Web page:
2 December 2021 - Like many people her age, Jess Maybury, 29, is hoping her investments will enable her buy her first home. Jess works as a bio-medical scientist working in the university sector, where she is on a vaccination analysis team for COVID.
Important though this work is, it does not offer an easy route to home ownership. She spent several years studying for a PhD, during which time she had very little spare cash for savings. However, since finishing her degree she has been investing on a regular basis.
She says: “I live in Surrey with my boyfriend and would ideally like to buy something in the area, even if it’s just a one-bedroom flat.
“I started investing five years ago when I finished my PhD and got my first full time job. I try and be as frugal as possible, and act like I am still a student, to help boost my savings.”
Jess has opted for a stocks and shares ISA, which is invested with Chelsea Financial Services and split between a number of stock market based funds.
Jess says: “When it comes to picking funds I’ve taken some advice from my parents and my boyfriend’s family. But I have also done my own research. Chelsea Financial Services gives a lot of information in their Viewpoint magazine about different investment topics that I can independently research.”
Jess is also keen to invest ethically and sustainably. “It is very important to me and my partner that we are as responsible as possible when selecting where to invest.
“Fees are also important too, and we try to keep costs to a minimum. This is one of the reasons I’ve chosen an execution-only provider. I don’t think I need to also be paying for investment advice at this stage.”
Within this ISA, Jess splits her money between a number of funds. Her three main holdings are currently Baillie Gifford American, Ninety One Global Environment, and VT Chelsea Managed Balanced — a fund-of-funds portfolio.
She says: “I do have a few smaller holdings but these funds make up the majority of my ISA. I have been really pleased with the performance of these funds. It has been particularly amazing given everything that has been going on with the economy in the wake of the Covid pandemic.”
Baillie Gifford American is a fund that focuses primarily on larger cap US stocks. It has delivered strong returns in recent years – with annualised returns of 33.18% over the past five years.
Although this is partly on the back of strong growth in US markets, it is noticeable that this fund has comfortably outperformed its benchmark, and as a result has a 5-star rating from Morningstar. It also has a Morningstar Quantitative Rating (MQR) of Gold for its cheapest share class (B).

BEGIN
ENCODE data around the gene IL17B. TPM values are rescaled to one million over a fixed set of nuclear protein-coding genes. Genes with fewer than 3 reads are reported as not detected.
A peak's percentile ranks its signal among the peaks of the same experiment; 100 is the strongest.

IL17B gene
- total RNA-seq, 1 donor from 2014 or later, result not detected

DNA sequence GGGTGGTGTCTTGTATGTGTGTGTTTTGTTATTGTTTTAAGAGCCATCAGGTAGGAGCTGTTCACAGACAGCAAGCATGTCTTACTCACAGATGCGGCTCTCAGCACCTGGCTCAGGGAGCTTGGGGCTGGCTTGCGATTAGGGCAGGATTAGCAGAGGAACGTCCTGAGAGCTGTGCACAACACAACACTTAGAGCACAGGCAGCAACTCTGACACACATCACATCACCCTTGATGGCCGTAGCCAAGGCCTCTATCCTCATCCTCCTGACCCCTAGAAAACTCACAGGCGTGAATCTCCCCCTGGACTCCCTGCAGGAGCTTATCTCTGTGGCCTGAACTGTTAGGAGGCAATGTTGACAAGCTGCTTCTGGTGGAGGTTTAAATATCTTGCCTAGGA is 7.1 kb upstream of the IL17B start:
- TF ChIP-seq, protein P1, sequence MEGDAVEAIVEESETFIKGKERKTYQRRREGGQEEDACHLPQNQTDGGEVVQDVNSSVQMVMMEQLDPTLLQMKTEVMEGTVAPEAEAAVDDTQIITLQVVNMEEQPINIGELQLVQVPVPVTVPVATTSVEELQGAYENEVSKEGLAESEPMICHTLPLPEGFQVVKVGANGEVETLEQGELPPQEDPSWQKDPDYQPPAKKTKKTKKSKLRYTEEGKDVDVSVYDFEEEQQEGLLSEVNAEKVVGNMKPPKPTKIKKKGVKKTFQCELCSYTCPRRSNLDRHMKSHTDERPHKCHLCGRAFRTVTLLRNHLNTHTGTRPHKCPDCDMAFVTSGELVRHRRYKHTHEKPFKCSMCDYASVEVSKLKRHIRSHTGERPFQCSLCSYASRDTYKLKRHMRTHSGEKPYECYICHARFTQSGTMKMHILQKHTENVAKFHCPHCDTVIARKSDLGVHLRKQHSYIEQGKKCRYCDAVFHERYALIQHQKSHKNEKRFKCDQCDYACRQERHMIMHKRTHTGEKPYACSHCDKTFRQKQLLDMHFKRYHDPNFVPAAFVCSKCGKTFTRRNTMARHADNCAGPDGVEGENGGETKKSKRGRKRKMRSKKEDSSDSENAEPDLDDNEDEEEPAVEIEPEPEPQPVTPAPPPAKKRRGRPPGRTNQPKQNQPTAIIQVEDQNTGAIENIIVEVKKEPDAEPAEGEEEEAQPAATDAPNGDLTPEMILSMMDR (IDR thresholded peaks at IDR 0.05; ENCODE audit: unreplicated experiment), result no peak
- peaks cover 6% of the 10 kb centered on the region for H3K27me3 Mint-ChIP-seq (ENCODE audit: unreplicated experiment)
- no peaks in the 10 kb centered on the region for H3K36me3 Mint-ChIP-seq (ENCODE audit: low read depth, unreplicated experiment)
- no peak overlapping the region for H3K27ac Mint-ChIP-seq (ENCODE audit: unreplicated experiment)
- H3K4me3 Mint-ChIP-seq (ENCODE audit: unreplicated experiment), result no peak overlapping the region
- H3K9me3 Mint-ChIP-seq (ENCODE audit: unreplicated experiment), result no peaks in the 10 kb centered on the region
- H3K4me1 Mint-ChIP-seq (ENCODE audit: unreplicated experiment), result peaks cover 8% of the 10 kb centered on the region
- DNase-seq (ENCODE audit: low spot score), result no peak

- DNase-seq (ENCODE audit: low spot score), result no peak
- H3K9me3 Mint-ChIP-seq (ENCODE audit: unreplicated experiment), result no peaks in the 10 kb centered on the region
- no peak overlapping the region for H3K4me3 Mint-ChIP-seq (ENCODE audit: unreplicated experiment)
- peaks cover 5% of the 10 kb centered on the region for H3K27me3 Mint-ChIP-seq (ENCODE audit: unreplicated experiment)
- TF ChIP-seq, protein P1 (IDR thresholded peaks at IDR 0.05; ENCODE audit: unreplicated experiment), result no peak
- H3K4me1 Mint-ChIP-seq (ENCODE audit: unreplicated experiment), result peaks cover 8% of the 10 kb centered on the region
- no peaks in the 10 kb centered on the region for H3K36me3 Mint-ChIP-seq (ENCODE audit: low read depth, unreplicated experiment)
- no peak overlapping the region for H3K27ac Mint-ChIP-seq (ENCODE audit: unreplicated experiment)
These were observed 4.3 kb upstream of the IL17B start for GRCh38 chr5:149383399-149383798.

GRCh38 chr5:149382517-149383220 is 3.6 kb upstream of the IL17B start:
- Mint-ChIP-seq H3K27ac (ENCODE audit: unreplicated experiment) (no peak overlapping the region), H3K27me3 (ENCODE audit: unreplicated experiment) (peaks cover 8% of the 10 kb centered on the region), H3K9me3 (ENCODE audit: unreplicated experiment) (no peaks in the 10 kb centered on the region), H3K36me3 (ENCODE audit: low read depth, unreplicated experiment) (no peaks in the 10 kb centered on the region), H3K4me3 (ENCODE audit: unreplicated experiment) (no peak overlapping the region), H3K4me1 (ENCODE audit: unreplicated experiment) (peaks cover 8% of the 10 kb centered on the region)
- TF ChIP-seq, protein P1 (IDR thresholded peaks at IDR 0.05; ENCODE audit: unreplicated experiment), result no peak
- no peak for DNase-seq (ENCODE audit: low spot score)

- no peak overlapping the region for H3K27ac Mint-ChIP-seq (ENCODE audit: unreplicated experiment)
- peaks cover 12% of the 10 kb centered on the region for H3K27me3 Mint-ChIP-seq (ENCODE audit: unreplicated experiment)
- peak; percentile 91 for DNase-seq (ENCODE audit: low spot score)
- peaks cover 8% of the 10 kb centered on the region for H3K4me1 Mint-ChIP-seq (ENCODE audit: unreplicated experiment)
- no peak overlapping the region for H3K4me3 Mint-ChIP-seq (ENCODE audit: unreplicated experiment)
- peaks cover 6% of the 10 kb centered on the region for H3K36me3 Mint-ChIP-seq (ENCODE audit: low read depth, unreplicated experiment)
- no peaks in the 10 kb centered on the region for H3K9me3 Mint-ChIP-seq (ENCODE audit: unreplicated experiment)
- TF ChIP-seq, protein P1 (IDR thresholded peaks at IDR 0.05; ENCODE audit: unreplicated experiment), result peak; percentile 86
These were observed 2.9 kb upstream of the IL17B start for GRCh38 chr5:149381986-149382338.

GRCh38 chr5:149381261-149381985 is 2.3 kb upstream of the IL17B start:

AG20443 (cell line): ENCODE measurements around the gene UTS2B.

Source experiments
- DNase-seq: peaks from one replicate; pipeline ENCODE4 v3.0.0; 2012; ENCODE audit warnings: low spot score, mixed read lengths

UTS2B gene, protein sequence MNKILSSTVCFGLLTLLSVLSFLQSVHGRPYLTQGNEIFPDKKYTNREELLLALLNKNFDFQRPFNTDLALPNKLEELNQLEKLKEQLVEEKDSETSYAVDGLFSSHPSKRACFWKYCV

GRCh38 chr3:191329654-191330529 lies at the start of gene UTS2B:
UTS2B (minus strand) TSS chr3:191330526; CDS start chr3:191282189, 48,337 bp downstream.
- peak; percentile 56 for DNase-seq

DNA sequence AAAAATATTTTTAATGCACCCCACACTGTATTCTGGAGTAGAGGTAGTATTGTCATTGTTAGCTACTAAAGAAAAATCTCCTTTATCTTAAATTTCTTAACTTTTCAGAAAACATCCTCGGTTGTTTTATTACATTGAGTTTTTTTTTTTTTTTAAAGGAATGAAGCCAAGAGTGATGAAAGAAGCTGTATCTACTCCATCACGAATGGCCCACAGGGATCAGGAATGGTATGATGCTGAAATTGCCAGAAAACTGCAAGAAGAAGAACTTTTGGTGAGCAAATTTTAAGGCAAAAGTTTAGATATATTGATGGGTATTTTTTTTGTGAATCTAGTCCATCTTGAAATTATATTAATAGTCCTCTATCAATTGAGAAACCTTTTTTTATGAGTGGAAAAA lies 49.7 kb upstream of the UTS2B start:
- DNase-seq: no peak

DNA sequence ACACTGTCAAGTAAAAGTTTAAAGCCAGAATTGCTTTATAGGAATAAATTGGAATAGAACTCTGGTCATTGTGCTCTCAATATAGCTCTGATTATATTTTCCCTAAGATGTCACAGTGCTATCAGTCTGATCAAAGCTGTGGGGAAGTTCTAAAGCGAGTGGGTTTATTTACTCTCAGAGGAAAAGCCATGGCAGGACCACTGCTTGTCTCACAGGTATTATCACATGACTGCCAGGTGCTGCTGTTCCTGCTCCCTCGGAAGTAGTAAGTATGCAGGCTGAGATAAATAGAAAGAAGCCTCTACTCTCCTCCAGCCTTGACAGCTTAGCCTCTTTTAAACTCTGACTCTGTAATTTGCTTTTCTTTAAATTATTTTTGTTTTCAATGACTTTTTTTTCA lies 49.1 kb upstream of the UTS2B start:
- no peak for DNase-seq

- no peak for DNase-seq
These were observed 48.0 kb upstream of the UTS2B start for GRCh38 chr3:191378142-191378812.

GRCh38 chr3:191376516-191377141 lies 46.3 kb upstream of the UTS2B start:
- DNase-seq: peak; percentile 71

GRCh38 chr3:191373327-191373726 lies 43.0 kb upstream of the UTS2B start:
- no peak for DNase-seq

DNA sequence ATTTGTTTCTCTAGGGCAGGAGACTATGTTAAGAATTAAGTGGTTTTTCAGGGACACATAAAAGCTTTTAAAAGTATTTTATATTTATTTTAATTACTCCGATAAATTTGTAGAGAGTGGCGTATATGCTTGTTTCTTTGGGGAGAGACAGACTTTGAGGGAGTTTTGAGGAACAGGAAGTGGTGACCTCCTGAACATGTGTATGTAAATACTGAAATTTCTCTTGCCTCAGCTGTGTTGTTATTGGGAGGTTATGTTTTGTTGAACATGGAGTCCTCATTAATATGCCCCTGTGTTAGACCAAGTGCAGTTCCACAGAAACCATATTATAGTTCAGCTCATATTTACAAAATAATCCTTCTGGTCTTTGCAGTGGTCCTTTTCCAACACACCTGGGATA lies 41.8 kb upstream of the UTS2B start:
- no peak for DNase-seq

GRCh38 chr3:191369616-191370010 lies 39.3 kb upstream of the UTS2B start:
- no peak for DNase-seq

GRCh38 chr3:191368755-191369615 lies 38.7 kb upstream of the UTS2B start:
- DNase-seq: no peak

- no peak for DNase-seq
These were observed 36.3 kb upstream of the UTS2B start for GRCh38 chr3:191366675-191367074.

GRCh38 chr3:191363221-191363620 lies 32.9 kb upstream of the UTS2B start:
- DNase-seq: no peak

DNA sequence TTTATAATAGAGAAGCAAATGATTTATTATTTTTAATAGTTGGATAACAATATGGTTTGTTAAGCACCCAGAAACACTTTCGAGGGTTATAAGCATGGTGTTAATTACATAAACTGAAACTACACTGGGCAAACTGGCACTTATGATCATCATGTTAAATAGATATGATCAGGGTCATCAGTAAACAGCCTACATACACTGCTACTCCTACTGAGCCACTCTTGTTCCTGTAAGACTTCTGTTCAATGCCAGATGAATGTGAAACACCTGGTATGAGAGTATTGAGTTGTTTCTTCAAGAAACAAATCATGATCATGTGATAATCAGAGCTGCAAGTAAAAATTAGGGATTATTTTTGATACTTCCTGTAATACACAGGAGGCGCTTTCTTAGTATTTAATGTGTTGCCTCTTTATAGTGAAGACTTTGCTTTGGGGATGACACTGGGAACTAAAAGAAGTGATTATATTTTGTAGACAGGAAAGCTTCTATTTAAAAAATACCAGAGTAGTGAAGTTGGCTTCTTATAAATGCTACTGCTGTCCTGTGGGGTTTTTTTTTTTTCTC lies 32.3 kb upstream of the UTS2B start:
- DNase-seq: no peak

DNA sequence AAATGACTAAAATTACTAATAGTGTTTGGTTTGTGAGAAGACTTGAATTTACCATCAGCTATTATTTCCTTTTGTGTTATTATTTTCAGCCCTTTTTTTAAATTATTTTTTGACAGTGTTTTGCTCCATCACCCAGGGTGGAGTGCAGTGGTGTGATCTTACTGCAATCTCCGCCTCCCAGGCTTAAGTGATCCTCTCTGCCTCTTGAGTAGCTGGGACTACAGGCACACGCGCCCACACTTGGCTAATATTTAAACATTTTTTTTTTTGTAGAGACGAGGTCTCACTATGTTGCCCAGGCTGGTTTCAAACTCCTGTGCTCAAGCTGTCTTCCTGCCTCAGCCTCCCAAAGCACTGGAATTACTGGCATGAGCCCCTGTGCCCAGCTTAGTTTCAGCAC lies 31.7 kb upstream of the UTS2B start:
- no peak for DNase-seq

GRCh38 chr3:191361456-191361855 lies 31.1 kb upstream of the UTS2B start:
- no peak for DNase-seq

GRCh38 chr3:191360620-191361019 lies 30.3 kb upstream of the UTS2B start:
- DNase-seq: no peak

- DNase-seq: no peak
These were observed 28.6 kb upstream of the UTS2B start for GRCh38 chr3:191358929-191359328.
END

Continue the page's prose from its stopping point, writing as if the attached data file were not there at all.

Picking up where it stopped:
Ninety One Global Environment fund has a MQR of Bronze for its cheaper share class. Analysts say the fund is run by an experienced management team who are backed by a strong parent. Although it is a relatively new fund, it has demonstrated positive initial performance, and this is combined with a competitive fee structure.
VT Chelsea Managed Balanced Growth is a fund of funds, which invests in a mix of equity and fixed interest options. Again it is a relatively new investment option having launched just three years ago, but over this period it has delivered annualised returns of 11.21% according to Morningstar data. It has an MQR of Neutral. This is a global portfolio, with exposure to US, European, Japanese and emerging Asian markets. Currently the top fund holdings in the portfolio include Chrysalis Investment (CHRY), T. Rowe Price Global Focused Growth, Taylor Maritime Investment (TMI) and Fundsmith Equity.
Jess says: “Over the past five years I’ve been happy with the growth I’ve seen on my investment. I know you can’t guarantee growth with equities, but I have been lucky with my timing. Also investing monthly has helped and enabled me to spread risk and and even out fluctuations in the stock market.
“When I first started investing I did buy a few penny shares but they did not perform as well. I lost about £1,000 which was a lot to me at the time - and it still hurts a bit. But I guess you have to make a few mistakes. I wouldn’t want to invest into those sort of things now and prefer sticking with more diversified funds.
“But I have been fortunate in other ways. The pandemic has meant we haven’t been able to go on holidays and money I would usually spend on them and going to gigs and socialising I’ve put into my. Every month we getting that bit closer to having enough to put down a 10% deposit on our first home.”
Originally reported by Emma Simon at MorningStar. Read the article here
Past performance is not a reliable guide to future returns. You may not get back the amount originally invested, and tax rules can change over time. The views expressed are those of the author and investor do not constitute financial advice.